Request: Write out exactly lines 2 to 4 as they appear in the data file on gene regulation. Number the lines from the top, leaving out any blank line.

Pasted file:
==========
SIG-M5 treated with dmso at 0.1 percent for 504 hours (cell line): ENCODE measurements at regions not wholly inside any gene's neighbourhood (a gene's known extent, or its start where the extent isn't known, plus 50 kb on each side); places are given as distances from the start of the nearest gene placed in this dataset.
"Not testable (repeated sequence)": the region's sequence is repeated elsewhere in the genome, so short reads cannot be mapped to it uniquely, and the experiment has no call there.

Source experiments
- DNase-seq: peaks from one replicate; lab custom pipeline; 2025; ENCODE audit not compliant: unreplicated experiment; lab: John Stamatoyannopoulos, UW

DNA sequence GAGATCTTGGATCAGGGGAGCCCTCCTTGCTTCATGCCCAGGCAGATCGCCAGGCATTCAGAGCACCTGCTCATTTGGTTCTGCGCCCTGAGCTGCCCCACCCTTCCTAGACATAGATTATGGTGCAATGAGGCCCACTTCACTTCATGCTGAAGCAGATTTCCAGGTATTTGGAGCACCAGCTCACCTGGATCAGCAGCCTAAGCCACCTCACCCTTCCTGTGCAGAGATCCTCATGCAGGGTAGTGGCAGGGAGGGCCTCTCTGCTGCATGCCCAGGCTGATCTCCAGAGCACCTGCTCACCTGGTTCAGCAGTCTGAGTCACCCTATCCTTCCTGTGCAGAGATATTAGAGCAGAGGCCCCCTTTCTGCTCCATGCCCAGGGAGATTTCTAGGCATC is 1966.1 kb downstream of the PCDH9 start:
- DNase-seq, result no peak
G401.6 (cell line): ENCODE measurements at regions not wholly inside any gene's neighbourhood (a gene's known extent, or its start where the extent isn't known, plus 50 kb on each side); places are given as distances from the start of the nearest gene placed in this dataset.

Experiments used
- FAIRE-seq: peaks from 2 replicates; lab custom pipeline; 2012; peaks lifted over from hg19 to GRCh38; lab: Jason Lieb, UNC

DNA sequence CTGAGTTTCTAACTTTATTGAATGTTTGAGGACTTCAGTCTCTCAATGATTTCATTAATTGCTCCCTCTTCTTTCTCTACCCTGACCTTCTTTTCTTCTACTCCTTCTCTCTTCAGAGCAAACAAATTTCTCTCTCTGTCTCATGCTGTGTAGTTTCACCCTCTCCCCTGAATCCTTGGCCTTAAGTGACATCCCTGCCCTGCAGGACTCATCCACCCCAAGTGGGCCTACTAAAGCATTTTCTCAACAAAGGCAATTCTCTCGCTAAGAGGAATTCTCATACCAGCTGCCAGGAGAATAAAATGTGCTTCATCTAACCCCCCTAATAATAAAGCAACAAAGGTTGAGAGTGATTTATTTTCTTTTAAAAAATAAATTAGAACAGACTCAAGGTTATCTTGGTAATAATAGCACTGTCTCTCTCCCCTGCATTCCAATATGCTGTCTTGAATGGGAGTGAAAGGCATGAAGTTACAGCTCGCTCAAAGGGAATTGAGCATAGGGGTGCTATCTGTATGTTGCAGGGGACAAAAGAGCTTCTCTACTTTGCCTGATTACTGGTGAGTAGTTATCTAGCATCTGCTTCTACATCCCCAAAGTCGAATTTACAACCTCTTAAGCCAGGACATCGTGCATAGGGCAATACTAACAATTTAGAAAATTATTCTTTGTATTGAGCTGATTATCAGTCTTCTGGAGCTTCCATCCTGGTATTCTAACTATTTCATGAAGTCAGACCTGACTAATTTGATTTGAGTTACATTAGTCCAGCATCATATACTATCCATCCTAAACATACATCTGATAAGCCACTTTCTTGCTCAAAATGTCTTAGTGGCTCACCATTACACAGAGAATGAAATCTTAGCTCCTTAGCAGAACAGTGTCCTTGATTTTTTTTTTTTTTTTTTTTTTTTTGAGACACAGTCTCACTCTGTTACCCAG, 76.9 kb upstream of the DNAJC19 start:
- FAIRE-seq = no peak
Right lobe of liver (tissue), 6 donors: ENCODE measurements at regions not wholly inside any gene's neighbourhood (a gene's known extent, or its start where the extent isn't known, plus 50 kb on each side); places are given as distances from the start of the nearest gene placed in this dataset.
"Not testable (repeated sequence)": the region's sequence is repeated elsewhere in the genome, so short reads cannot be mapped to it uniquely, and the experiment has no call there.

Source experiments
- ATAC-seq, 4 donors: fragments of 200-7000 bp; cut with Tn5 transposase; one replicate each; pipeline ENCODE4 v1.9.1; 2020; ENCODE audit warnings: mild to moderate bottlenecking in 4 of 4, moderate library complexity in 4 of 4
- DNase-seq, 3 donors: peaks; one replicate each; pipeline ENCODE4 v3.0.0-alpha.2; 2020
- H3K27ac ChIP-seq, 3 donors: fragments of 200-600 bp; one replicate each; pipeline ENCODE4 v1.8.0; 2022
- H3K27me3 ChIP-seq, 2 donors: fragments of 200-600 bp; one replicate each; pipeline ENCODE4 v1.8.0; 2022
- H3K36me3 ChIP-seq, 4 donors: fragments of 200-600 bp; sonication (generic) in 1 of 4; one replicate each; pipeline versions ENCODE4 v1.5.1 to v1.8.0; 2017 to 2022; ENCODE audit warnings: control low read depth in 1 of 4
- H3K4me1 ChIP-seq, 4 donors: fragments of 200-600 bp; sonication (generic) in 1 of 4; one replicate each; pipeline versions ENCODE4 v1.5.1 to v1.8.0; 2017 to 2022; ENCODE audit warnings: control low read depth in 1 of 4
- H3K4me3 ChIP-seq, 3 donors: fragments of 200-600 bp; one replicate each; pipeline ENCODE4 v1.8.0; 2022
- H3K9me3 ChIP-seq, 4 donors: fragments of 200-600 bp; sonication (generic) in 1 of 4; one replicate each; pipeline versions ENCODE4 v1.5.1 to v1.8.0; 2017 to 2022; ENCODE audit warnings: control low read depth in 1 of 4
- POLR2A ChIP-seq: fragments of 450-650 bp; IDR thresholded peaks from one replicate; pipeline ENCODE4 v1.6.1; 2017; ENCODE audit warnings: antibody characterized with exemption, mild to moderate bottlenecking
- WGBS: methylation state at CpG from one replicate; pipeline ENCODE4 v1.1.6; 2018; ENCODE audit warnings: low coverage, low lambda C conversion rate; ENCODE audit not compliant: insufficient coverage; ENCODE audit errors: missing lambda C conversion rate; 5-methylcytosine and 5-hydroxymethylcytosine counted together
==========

"Not testable (repeated sequence)": the region's sequence is repeated elsewhere in the genome, so short reads cannot be mapped to it uniquely, and the experiment has no call there.

Source experiments
- DNase-seq: peaks from one replicate; lab custom pipeline; 2025; ENCODE audit not compliant: unreplicated experiment; lab: John Stamatoyannopoulos, UW